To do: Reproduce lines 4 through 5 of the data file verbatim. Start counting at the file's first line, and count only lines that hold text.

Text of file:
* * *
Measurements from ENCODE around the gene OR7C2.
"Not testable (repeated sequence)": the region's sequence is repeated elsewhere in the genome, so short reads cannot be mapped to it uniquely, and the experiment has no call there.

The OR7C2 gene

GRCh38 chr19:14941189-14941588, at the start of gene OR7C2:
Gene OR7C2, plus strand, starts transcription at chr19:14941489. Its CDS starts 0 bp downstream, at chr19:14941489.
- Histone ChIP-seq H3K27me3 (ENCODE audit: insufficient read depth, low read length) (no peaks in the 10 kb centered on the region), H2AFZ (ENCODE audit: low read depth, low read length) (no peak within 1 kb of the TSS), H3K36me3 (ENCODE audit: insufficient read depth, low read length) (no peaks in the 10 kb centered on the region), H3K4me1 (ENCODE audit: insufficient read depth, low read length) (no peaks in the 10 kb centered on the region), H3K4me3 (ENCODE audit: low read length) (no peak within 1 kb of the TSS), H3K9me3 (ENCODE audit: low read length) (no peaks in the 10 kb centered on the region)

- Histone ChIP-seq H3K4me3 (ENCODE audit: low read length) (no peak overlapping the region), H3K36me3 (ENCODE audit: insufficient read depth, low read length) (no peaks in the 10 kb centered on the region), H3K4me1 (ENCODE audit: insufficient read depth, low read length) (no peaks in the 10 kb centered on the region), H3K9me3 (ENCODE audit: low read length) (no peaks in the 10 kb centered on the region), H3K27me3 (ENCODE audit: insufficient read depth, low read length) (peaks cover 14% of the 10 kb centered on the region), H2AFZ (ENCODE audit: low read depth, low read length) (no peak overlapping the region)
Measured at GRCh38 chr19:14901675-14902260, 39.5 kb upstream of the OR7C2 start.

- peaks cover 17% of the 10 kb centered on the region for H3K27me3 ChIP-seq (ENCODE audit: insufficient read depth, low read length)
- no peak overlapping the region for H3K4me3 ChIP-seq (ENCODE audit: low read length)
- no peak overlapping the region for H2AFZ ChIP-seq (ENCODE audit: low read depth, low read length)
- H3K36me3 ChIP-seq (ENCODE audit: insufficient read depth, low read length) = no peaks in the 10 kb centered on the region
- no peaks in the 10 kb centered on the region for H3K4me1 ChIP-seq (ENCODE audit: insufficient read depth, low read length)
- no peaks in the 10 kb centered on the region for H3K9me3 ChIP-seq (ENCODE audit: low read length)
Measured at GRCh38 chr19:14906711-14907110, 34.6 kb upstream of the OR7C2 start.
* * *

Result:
GRCh38 chr19:14941189-14941588, at the start of gene OR7C2:
Gene OR7C2, plus strand, starts transcription at chr19:14941489. Its CDS starts 0 bp downstream, at chr19:14941489.